Second, a new “innovation ecosystem” must be created in which the focus of research, how it is conducted, and by whom, changes.  The need to shift public research investments away from areas now dominated by private sector investment is emphasized throughout, as is the need to reduce the percent of public research and development funding devoted to the top-six crops and top-four livestock species.  This is the report’s weakest area, where inside-the-beltway lingo does not break any new ground.

Third, the federal government should increase ag research funding by $700 million annually, with about one-half of the increase flowing to non-traditional players outside the land grant system and ARS. It is hard to imagine Congress finding new funds for these purposes, but the message remains a useful one.  The case made for spreading new money more widely across the nation’s research institutions may trigger some creative thinking in Congress as members decide how to compress current funding without sacrificing progress in essential areas of research and development.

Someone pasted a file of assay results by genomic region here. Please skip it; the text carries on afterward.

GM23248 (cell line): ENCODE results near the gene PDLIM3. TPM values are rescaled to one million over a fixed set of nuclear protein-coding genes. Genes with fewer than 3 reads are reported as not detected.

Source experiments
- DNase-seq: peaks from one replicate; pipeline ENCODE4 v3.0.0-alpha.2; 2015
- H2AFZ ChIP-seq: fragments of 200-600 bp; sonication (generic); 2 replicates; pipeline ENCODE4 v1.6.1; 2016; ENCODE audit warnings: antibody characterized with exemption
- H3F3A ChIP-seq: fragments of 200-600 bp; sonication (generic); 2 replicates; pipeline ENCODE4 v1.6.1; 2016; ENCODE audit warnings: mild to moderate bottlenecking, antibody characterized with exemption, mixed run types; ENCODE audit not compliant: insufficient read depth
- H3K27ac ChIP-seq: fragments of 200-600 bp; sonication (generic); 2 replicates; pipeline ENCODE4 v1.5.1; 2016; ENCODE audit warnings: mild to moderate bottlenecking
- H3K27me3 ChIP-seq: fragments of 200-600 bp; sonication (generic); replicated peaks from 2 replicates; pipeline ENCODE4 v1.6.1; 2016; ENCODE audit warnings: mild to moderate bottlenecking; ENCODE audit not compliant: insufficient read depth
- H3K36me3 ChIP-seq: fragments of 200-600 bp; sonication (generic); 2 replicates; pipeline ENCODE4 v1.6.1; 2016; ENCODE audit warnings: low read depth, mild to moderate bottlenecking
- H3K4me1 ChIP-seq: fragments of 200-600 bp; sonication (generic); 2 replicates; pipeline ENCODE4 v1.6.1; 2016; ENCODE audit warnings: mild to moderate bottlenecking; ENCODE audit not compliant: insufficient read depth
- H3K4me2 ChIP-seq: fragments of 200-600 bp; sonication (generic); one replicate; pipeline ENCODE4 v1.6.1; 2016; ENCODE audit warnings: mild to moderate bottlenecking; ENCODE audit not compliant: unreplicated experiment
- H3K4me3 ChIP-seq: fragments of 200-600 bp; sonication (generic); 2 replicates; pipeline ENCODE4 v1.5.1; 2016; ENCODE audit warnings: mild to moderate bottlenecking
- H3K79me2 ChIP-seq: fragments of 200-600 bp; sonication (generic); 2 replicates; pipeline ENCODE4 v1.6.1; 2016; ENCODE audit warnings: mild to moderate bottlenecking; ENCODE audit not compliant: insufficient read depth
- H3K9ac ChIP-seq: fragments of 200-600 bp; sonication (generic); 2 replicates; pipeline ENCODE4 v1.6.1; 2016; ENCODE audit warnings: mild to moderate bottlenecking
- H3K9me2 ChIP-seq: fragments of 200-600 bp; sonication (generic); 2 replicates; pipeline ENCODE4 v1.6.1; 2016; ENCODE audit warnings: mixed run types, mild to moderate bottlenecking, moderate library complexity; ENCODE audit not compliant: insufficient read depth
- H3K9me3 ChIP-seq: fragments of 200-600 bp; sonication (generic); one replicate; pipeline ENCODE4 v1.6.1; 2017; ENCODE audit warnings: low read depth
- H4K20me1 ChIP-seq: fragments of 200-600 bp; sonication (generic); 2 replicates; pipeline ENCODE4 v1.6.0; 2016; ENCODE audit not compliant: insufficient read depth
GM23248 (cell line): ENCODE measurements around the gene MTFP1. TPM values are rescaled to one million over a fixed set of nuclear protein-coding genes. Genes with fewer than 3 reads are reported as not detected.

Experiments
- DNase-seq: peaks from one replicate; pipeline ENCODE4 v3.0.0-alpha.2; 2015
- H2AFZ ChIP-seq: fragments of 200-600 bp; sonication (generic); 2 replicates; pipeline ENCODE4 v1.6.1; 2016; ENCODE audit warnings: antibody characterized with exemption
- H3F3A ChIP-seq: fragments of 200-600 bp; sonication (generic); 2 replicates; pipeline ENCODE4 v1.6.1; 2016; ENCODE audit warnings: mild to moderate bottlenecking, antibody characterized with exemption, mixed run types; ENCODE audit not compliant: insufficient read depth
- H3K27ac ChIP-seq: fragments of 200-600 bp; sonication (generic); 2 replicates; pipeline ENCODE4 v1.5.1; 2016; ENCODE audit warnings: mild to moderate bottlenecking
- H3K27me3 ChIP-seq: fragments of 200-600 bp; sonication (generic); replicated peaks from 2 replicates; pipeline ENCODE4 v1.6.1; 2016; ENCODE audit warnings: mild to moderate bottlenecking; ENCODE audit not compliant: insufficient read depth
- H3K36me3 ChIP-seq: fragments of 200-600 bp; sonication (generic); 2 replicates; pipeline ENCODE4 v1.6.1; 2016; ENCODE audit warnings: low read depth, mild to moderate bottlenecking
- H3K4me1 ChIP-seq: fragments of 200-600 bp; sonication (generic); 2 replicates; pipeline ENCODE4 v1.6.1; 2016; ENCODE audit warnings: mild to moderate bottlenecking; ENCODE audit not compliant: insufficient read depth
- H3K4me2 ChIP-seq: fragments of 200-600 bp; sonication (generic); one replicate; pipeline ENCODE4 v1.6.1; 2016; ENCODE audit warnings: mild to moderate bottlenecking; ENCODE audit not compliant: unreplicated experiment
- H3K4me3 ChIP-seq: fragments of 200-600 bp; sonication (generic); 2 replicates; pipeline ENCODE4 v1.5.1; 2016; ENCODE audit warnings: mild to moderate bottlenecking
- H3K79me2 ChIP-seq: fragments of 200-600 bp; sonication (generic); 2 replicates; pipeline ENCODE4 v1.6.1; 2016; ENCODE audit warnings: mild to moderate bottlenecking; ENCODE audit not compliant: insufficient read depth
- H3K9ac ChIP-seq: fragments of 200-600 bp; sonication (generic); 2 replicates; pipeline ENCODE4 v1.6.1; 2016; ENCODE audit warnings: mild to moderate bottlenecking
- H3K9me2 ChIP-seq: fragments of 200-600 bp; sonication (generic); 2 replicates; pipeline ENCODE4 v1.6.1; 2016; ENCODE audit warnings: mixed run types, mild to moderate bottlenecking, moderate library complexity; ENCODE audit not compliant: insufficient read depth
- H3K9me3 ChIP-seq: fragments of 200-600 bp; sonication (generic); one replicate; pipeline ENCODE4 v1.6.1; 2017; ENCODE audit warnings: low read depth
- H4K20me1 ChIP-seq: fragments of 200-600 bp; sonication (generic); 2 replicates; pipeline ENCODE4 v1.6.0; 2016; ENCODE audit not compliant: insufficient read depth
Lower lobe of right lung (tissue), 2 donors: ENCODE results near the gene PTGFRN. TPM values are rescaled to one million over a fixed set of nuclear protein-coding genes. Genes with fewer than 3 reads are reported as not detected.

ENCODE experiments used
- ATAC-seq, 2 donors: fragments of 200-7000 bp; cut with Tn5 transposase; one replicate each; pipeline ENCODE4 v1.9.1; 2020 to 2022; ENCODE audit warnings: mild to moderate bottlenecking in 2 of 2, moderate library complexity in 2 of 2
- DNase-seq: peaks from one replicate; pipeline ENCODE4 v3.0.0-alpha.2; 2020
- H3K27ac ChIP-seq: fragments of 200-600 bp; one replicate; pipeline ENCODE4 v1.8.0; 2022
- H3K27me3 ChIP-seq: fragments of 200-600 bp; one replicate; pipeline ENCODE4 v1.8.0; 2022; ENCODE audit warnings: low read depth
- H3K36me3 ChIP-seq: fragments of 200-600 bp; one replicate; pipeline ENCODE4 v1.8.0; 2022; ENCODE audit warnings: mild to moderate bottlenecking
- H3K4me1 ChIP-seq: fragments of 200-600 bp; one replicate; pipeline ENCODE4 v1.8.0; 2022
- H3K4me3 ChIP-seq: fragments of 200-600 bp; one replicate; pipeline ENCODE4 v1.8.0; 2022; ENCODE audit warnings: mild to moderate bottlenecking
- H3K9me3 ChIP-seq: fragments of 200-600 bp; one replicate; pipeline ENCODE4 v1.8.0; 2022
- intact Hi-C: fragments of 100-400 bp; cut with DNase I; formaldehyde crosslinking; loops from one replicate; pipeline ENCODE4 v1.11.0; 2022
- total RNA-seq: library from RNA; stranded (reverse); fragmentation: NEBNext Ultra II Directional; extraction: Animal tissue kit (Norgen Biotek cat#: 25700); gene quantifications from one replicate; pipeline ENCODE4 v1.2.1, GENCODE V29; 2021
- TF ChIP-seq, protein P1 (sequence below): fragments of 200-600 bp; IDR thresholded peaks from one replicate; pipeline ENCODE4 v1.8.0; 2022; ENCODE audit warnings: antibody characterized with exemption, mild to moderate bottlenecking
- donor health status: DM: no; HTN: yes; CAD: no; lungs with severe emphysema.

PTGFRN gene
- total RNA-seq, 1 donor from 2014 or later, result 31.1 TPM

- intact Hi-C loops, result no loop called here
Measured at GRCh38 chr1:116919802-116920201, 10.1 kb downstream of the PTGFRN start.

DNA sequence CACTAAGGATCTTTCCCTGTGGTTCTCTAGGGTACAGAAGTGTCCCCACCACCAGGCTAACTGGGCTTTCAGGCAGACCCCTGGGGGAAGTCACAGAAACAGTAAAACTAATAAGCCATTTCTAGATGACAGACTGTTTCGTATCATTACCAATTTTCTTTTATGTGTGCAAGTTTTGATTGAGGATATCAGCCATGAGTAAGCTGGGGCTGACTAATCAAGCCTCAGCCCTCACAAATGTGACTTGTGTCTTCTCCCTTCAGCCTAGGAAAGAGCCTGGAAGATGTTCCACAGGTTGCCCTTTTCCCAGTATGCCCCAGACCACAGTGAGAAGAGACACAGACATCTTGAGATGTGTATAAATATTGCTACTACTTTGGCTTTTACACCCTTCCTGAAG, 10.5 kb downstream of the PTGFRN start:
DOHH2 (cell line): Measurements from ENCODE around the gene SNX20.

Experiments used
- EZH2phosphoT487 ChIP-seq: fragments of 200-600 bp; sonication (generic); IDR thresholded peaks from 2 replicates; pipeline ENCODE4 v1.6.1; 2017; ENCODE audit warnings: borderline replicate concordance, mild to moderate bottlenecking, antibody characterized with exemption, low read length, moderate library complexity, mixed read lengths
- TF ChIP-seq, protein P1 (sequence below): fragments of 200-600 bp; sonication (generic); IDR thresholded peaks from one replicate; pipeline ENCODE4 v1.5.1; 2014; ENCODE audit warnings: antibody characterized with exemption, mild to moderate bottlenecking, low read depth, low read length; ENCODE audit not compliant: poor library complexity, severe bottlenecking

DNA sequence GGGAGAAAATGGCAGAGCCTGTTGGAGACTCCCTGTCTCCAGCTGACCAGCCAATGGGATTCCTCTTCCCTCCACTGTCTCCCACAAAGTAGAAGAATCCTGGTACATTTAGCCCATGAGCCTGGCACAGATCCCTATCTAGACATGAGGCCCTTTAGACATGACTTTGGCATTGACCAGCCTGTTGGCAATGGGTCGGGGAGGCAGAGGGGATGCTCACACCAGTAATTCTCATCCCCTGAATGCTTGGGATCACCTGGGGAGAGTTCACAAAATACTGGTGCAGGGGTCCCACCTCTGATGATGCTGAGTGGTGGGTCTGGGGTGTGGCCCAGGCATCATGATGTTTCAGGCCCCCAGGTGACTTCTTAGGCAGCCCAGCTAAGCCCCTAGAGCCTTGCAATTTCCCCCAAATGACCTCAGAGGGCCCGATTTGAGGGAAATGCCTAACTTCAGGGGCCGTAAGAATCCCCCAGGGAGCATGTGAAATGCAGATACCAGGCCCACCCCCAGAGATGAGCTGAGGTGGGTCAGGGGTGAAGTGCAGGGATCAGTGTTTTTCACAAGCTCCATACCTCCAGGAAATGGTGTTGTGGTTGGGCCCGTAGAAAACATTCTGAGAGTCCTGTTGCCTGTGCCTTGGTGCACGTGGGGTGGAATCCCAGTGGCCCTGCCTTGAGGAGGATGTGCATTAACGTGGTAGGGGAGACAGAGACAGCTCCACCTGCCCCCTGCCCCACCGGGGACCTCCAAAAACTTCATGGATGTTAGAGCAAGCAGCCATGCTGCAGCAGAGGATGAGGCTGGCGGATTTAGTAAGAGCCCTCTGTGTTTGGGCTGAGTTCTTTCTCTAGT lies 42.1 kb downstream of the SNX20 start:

The report is short on solutions and advice on how to foster creative change in a budget climate that has agencies and interest groups hunkering down in defensive mode.  But it describes some compelling reasons why Congress and federal agencies should reshape the ag research “ecosystem” to leverage innovation in the public’s interest.

One comment on “Toward an “Innovative Ecosystem” for Ag Research”

  1. Brian Baker said on December 14, 2012:

    I agree that the report does an excellent job of identifying problems and a poor one of identifying solutions. There is a curious lack of vision for what a sustainable, healthy and resilient food system will look like. The rhetoric of creating an ‘innovation ecosystem’ and diversification clearly does not match the recommendations that double down on specialization and consolidation with public-private partnerships accessible only to a few corporations and a handful of commodities that support checkoff programs.

    How can they talk about an ‘innovation ecosystem’ and practically ignore the need for a better understanding of the ecology of agricultural ecosystems?